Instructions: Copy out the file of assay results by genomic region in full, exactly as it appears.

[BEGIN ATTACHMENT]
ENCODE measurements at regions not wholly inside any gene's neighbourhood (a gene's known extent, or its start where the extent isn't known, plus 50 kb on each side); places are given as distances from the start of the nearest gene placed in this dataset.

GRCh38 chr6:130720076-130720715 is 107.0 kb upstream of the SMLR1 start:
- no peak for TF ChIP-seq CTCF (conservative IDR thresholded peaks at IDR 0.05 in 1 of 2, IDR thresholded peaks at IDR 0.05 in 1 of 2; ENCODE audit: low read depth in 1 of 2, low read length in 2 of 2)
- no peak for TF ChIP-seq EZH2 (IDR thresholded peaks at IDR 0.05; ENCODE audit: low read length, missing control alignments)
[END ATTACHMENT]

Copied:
ENCODE measurements at regions not wholly inside any gene's neighbourhood (a gene's known extent, or its start where the extent isn't known, plus 50 kb on each side); places are given as distances from the start of the nearest gene placed in this dataset.

GRCh38 chr6:130720076-130720715 is 107.0 kb upstream of the SMLR1 start:
- no peak for TF ChIP-seq CTCF (conservative IDR thresholded peaks at IDR 0.05 in 1 of 2, IDR thresholded peaks at IDR 0.05 in 1 of 2; ENCODE audit: low read depth in 1 of 2, low read length in 2 of 2)
- no peak for TF ChIP-seq EZH2 (IDR thresholded peaks at IDR 0.05; ENCODE audit: low read length, missing control alignments)